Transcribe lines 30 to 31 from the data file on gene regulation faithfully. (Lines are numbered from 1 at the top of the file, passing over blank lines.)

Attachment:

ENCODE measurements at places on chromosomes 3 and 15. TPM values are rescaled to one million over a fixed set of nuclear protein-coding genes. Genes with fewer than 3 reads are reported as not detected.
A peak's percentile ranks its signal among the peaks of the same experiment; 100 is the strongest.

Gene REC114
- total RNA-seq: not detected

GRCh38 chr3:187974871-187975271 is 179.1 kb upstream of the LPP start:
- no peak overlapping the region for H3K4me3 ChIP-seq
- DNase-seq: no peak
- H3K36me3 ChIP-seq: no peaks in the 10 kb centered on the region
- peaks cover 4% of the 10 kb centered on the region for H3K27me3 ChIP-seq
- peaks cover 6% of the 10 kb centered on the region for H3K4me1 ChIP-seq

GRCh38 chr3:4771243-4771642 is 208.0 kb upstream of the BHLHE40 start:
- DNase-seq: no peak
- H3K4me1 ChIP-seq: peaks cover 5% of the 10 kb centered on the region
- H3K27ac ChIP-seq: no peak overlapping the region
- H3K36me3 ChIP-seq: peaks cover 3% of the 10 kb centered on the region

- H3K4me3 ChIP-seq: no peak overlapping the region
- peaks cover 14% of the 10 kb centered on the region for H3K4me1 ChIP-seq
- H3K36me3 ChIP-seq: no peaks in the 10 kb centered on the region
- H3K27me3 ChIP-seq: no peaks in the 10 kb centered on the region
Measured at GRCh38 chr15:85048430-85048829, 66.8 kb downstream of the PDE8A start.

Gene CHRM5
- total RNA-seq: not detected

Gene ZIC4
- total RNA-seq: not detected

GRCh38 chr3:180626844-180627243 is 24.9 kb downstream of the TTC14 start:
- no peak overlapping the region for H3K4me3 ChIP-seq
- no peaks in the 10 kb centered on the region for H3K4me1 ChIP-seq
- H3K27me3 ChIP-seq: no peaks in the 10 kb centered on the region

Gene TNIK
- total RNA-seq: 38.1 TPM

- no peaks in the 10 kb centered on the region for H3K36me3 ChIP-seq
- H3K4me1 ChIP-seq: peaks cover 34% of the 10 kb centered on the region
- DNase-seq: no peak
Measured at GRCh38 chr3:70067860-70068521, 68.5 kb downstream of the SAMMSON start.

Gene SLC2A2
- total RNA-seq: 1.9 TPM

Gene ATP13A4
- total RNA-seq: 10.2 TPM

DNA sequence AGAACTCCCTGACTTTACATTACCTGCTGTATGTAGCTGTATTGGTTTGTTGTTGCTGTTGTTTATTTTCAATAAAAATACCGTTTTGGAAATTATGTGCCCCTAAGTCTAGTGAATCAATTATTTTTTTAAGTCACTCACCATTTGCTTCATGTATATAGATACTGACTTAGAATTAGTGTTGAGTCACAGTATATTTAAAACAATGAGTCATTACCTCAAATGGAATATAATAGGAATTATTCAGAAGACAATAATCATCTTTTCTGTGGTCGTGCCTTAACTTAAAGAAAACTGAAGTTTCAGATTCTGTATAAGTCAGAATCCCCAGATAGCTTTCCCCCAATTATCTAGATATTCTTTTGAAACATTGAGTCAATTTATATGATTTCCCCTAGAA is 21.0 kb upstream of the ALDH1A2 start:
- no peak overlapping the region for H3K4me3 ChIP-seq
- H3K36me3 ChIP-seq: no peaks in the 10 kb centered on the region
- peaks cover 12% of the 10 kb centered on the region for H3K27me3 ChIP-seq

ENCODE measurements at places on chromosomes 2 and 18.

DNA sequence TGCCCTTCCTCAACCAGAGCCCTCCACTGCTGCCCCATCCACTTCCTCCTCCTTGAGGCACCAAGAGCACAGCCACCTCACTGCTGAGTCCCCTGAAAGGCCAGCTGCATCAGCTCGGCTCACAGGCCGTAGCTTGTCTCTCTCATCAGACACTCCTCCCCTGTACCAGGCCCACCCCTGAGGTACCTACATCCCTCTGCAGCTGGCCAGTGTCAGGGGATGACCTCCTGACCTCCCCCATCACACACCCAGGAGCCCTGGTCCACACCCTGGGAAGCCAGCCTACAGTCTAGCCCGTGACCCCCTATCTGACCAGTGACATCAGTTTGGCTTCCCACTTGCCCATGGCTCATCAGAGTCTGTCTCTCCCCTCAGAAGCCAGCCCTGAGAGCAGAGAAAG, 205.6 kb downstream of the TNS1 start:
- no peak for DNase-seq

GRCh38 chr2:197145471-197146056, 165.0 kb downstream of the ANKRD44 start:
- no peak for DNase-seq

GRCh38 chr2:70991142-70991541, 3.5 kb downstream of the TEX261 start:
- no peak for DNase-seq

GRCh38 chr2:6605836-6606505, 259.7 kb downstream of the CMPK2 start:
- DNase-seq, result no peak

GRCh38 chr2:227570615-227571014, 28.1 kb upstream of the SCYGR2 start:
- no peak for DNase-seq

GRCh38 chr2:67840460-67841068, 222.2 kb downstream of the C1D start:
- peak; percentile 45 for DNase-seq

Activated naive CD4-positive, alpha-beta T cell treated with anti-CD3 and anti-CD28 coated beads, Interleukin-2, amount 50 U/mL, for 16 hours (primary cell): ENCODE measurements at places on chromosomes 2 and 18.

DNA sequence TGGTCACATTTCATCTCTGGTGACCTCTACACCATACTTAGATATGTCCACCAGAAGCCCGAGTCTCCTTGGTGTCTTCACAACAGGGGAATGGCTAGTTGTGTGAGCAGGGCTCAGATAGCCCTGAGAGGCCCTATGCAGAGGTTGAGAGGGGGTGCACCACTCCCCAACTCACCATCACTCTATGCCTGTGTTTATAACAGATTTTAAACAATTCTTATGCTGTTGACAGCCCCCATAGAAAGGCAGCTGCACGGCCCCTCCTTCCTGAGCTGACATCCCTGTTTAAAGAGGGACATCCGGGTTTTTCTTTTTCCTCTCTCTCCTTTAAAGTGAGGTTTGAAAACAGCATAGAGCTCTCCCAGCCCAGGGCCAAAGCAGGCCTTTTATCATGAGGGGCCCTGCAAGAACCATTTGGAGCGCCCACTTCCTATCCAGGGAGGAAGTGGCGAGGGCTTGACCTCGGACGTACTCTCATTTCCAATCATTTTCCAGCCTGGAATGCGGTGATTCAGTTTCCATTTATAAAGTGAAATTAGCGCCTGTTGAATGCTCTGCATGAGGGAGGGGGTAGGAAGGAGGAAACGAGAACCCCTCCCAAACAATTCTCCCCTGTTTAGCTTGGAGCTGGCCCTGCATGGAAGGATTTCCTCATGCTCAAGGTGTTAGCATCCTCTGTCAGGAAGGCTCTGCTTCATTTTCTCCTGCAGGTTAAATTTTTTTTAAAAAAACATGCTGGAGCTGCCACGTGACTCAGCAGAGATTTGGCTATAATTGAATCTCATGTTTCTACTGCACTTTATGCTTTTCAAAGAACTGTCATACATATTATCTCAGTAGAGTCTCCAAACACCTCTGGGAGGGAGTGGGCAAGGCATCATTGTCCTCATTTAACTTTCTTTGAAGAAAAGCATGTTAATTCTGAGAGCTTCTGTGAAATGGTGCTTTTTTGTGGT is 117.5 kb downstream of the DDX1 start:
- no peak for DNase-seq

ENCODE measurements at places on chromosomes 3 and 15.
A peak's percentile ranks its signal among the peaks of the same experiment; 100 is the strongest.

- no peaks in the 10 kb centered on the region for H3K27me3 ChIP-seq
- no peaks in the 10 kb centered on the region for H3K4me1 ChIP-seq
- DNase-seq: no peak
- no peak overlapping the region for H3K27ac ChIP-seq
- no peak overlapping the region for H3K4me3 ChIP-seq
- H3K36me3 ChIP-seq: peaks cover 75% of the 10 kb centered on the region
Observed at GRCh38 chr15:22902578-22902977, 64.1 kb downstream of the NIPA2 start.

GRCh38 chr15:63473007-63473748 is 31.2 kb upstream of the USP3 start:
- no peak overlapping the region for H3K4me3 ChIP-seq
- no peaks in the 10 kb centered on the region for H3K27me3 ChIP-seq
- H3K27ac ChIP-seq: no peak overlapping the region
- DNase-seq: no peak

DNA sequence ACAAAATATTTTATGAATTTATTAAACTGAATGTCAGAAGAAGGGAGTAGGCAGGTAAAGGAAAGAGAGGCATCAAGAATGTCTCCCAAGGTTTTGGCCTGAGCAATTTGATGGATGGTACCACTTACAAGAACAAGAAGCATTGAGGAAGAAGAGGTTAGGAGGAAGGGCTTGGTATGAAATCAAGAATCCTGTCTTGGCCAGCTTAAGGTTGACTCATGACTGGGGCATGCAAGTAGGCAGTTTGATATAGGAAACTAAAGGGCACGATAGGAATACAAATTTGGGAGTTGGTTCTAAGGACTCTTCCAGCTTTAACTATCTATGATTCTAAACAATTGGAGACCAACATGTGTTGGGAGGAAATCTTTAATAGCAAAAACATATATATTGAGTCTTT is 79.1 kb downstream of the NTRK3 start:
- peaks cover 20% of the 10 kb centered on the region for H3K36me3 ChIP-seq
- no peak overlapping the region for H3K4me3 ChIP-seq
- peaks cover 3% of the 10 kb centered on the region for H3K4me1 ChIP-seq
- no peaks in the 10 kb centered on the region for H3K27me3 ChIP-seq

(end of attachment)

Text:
- total RNA-seq: 38.1 TPM

- no peaks in the 10 kb centered on the region for H3K36me3 ChIP-seq